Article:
Ministers accept advice to create data ethics council

The UK government is to set up an independent council to address concerns over privacy and security prompted by the use of big data.

Ministers this week accepted a recommendation by the UK Parliament’s Science and Technology Committee to establish a Council of Data Science Ethics.

The body, which is expected to sit within the Alan Turing Institute, would “provide technical research and thought leadership on the implications of data science across all sectors”, the UK Government said.

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TechUK, which represents more than 900 companies, claimed the move would help foster “a culture of data confidence and trust” across the UK.

A Council of Data Ethics was one of 14 recommendations to be made by MPs in February after assessing the big data landscape across the UK.  

The House of Commons committee had suggested the creation of such an oversight body “offers the clarity, stability and direction which has so far been lacking from the European debate on data issues”.

Chair of the committee, Conservative MP Nicola Blackwood, said: “Big Data has enormous potential to improve public services and business productivity, but there are also justified privacy concerns when personal data is used in new applications, services and research. Getting the balance between the benefits and the risks right is vital.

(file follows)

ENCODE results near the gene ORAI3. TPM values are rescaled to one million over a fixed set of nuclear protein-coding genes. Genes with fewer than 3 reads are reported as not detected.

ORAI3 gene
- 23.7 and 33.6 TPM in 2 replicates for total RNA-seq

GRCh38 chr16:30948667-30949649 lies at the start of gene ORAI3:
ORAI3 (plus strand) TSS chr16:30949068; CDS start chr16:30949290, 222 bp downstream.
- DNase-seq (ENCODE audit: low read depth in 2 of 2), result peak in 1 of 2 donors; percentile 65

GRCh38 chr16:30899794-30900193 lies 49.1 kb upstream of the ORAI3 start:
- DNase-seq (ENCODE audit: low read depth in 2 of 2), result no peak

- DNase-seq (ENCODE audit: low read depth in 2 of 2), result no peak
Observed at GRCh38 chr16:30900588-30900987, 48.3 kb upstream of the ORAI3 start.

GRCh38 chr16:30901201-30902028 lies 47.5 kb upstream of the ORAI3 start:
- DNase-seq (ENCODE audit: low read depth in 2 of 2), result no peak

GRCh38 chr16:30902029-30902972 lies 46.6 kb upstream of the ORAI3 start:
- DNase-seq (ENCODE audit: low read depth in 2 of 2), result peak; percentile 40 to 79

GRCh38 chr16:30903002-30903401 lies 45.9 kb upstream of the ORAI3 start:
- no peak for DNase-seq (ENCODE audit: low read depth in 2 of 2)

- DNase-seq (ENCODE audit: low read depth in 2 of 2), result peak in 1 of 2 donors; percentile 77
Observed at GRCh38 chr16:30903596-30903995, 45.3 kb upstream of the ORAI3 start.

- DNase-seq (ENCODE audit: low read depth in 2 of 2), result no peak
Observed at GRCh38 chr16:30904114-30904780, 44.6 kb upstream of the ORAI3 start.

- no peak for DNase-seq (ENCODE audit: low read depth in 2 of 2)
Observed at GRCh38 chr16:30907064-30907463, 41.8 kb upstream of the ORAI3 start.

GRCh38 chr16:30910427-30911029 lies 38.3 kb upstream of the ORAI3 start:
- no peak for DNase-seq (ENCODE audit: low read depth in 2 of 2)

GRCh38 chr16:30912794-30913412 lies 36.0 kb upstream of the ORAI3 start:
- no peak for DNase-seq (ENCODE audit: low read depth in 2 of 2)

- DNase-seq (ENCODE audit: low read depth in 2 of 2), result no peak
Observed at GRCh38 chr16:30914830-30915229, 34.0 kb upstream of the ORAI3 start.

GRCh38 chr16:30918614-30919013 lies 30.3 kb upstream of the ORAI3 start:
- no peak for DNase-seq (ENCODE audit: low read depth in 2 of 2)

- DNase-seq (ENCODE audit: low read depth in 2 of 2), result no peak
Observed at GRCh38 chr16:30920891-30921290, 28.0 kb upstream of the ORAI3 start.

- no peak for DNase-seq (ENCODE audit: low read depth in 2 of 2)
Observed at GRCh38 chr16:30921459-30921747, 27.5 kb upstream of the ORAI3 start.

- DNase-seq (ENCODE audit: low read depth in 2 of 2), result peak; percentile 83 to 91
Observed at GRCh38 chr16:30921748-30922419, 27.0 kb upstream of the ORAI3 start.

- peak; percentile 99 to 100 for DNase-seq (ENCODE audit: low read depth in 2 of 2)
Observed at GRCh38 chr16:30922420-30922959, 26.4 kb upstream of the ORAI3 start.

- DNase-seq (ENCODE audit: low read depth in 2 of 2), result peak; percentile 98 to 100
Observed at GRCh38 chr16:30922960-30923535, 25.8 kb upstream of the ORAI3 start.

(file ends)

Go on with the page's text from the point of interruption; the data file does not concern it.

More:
“I am pleased therefore that the Government has accepted our call to set up a Council of Data Science Ethics to address the growing legal and ethical challenges associated with balancing privacy, anonymisation of data, security and public benefit.”

The Cabinet Office is also developing an “ethical framework for government data science”, details of which will be published “in the next few months”, according to the Government’s official response to the committee.

Sue Daley, head of cloud, big data and analytics for techUK, said: “The creation of a Council of Data Ethics is an opportunity for the UK to lead the world by establishing an independent body that can consider the legal, social and ethical issues raised by the big data revolution.

“As we move quickly towards a future driven by data, machine learning and artificial intelligence, it is vital that we have way to ask, discuss and consider questions about how data is used if we are to build a culture of data confidence and trust across the UK. These are big issues that neither government, industry or academia can tackle alone.”

Colin Marrs

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